Car sales have fallen off a cliff. The latest figures from the motor trade body smmt show that in November sales were more than a third down on the same month a year ago.

This news reminded me of a spookily strong relationship between new car sales and the official data for private housing repair, maintenance and improvement.

The figures, roughly speaking, suggest that the level of private housing rmi work follows a similar path to car sales, but about six months to a year later.

If this relationship holds Britain's local builders can expect a very nasty beating in the very near future.

Graph 1 below shows new car sales and private housing rmi up to the third quarter of this year.

car sales v priv housing rmi 1.GIF

The fall in car sales since then has been even more pronounced. Broadly car sales started to sag badly in the summer and the decline has gathered pace.

I looked at the relationship a few years ago, interested to see if there was a link given that they are both big ticket buys for households.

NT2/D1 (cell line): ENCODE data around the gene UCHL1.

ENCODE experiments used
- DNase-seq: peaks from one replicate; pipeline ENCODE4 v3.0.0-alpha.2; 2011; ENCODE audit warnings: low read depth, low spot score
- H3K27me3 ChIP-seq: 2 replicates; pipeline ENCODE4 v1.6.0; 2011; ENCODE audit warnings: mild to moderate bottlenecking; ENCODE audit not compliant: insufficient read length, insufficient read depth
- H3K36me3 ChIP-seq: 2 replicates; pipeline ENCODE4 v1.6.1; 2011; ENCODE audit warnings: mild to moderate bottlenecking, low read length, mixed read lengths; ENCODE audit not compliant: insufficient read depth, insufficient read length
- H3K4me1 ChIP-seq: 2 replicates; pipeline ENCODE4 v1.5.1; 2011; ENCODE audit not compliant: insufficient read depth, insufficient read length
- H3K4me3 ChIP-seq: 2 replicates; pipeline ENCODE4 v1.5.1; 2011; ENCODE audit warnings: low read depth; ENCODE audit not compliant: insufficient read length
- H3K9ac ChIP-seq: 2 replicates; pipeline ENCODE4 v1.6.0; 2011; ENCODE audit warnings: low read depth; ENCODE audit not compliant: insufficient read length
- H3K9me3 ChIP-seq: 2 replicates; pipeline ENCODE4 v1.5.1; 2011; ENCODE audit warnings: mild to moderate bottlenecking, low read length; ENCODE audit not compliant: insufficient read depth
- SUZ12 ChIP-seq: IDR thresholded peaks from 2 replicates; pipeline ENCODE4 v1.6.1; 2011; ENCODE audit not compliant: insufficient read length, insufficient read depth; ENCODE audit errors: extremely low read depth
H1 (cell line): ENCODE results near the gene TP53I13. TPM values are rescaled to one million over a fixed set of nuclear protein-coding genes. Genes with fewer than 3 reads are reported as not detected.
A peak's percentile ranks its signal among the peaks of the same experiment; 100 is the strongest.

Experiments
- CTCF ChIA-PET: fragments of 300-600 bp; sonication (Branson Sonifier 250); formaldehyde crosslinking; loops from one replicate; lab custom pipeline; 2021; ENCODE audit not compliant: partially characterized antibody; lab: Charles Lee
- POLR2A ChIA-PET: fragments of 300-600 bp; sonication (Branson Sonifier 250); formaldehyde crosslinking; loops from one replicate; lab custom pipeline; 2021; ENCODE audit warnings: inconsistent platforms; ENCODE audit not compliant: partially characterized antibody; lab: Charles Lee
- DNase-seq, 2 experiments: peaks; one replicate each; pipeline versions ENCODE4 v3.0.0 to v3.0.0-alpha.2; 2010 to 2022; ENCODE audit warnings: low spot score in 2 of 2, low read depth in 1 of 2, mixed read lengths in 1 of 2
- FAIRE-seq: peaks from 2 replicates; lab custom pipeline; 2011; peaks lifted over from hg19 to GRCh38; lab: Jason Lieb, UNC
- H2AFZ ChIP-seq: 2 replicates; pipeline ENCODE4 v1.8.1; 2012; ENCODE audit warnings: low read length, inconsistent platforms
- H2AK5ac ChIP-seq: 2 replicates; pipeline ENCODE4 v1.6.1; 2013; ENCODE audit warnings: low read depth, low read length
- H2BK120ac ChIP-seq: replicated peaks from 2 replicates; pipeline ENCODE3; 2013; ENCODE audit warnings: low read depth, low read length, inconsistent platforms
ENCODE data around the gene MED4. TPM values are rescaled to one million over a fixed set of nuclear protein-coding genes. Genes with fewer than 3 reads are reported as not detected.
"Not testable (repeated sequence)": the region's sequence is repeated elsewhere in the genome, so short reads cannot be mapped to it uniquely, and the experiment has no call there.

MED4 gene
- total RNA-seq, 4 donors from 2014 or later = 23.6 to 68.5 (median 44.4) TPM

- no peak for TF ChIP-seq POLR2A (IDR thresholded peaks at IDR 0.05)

I was surprised at how closely the paths tracked. I have rerun the numbers thanks to smmt providing me with new data. They are on a 12 month rolling total basis, so smooth out the lumps and bumps.

I have also put in gross domestic product and real household disposable income, which you would have thought would be major factors influencing both. What is clear is that there are other and apparently similar factors influencing both housing rmi and car sales - levels of debt perhaps?

Mucking around with the numbers the best fit I could get was with a nine month lag. You can see that more clearly in graph 2.

car sales v priv housing rmi 2.GIF

Introducing that lag provided a correlation of 0.93. If you ignore the last three quarters figures for private housing rmi, which I have long thought are suspect, you get a correlation of 0.95.

Also the data supplied included fleet sales, so one might assume the relationship would be closer if it were simply for private sale.

I can't claim to understand the causal link, if indeed there is one. This is only some rough and ready calcs I felt like doing.

But if some clever statistician out there with a few hours spare on their hands cares to have a look at the data and find out what if anything links the two I would be most interested to hear what they have to say.